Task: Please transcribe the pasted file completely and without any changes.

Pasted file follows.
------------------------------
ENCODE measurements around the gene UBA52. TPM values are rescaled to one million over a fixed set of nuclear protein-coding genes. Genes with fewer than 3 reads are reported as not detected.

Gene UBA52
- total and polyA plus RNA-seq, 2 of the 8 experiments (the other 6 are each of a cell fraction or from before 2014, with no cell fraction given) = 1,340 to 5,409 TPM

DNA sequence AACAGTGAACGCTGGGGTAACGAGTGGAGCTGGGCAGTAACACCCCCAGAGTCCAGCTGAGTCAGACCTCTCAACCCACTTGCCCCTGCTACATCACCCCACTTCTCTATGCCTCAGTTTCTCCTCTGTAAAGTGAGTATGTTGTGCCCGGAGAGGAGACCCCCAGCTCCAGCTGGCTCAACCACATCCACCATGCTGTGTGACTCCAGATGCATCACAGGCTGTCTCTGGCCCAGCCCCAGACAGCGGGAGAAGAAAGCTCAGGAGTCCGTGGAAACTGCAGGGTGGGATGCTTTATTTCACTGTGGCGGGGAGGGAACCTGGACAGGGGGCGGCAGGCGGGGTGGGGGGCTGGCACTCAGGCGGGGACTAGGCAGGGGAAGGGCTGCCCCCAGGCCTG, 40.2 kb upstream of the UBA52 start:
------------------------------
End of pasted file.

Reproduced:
ENCODE measurements around the gene UBA52. TPM values are rescaled to one million over a fixed set of nuclear protein-coding genes. Genes with fewer than 3 reads are reported as not detected.

Gene UBA52
- total and polyA plus RNA-seq, 2 of the 8 experiments (the other 6 are each of a cell fraction or from before 2014, with no cell fraction given) = 1,340 to 5,409 TPM

DNA sequence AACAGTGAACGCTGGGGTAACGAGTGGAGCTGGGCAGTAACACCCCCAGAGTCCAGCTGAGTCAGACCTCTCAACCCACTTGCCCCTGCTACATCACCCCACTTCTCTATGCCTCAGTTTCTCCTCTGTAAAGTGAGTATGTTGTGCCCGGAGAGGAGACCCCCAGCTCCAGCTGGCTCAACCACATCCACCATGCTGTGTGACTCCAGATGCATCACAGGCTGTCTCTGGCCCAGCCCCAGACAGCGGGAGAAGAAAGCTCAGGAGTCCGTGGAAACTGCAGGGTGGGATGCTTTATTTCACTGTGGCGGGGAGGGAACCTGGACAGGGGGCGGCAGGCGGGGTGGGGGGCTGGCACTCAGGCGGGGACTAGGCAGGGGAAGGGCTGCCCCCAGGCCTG, 40.2 kb upstream of the UBA52 start: